I think the important words in that paragraph are “Legend has it”. It’s not so much a claim, as it is a retelling of something he heard.

    • TheBlackCat
      Posted March 24, 2010 at 8:42 am | Permalink

      “What possible evolutionary advantage could this behaviour have? ”

      About the same as mating with a primate’s head. A better question is, considering the lack of predators, what reason would they have to lose this instinct? It confers no adaptative disadvantage since they wouldn’t encounter predators, and unlike wings which are full of energy-guzzling muscle it does not take any resources to maintain. So I would not see it disappearing.

      • Torbjörn Larsson, OM
        Posted March 24, 2010 at 10:55 am | Permalink

        Unless it is locked in, it could eventually disappear by genetic drift in the absence of selection, wouldn’t it? But no telling how likely that would be or how fast that would happen, I guess.

        – AnotherBlackCat.

        • Torbjörn Larsson, OM
          Posted March 24, 2010 at 10:56 am | Permalink

          Um, I mean locked in up and above already being fixated.

  8. MadScientist
    Posted March 24, 2010 at 2:16 am | Permalink

    That’d be something to put on the CV: I am so dedicated to my work that I let a parrot rape me. Is the parrot’s misguided reproductive instincts part of the reason for its endangered status?

    • SaintStephen
      Posted March 24, 2010 at 3:11 am | Permalink

      Either misguided reproductive instincts, or there are some mighty big unseen parrots walking around in that jungle…

  9. NewEnglandBob
    Posted March 24, 2010 at 5:36 am | Permalink

    I’ve seen this video before but it is still amusing.

  10. Posted March 24, 2010 at 6:12 am | Permalink

    I pity Americans for their lack of BBC-ness. Currently, there is being broadcast a beautiful 5-part series called “Wonders of the solar system” presented by Brian Cox, which everyone should see. There’s also “Richard Hammond’s Invisible Worlds”, the title of which might make you suspicious of its quality if you’ve seen Brainiac, but it’s quite a step up and I thoroughly enjoyed the first two parts.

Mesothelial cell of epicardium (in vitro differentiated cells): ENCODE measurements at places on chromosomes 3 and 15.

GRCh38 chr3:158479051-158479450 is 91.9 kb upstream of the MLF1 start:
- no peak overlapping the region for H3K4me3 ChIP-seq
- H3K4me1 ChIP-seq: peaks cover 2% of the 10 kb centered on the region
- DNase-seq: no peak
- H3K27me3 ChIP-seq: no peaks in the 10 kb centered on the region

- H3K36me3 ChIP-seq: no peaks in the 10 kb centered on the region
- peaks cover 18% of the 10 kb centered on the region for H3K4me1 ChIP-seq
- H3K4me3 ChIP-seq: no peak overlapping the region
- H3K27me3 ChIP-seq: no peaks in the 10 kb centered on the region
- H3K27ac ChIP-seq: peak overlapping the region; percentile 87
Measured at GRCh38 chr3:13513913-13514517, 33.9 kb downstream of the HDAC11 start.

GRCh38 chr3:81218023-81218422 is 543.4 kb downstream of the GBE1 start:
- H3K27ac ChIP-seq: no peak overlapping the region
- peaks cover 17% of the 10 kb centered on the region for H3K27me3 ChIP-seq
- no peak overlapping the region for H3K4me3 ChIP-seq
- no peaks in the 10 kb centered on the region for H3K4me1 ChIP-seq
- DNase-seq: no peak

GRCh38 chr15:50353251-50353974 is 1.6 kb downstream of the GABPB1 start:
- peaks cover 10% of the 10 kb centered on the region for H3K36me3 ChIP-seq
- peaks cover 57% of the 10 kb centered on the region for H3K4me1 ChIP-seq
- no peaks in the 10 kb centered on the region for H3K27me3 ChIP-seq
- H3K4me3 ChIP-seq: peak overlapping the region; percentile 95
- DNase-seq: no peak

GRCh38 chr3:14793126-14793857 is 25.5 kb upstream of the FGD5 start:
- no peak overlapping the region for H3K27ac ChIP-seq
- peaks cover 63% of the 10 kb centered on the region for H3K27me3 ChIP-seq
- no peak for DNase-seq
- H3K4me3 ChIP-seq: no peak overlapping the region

Furthermore, QI.

    • ilvil
      Posted March 24, 2010 at 9:03 am | Permalink

      Agreed. Don’t forget we (UK people)also had quite wonderful series called “Life” presented by David Attenborough last autumn. After watching all these great BBC productions I start to get really angry whenever anyone proposes abolishing licence fee and putting BBC on commercial footing.

    • llewelly
      Posted March 24, 2010 at 7:04 pm | Permalink

      I pity Americans for their lack of BBC-ness.

      I pity soulless Europeans who will clearly go straight to Hell for pushing their nasty socialism on this God-fearing Christian nation.

  11. Posted March 24, 2010 at 7:26 am | Permalink

    That just made my morning. Especially when Stephen Fry was saying “But look how happy he is”.

  12. Dan Warren
    Posted March 24, 2010 at 7:59 am | Permalink

    Last Chance To See is an amazing show, and the original book was one of the main reasons I became a biologist.

  13. Selena
    Posted March 24, 2010 at 8:26 am | Permalink

    They didn’t mention collection of semen from Sirocco the kakapo (“Last Chance to See” page 213, updated version). Also there is a very cute kakapo photo on the page 221.

    Boom… Boom

  14. Hempenstein
    Posted March 24, 2010 at 11:19 am | Permalink

    This may be an illustration of the dangers of raising endangered species – they bond with humans and regard themselves as humans. Or, I recall hearing when once in NZ some yrs back that kakapos will attack anything new to their environment, such as a trashcan placed where none has been before, or even a car parked in a new place. I have a friend with a red-bellied parrot that displays some of the same behavior toward anything out of place, but said R-BP doesn’t go so far as trying to mate – he’s content to try to pierce your ear, and does a pretty good job of it.

    Anyway, good to learn from that site posted above that the number of kakapos on the planet has increased by nearly 50% in the past few yrs.


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  1. […] This is a funny article about parrots: this particular type has “forgotten” how to fly and, at times, “forgot that it forgot” how to fly. And yes, there is a hilarious video (yes, a very sex-starved male parrot) […]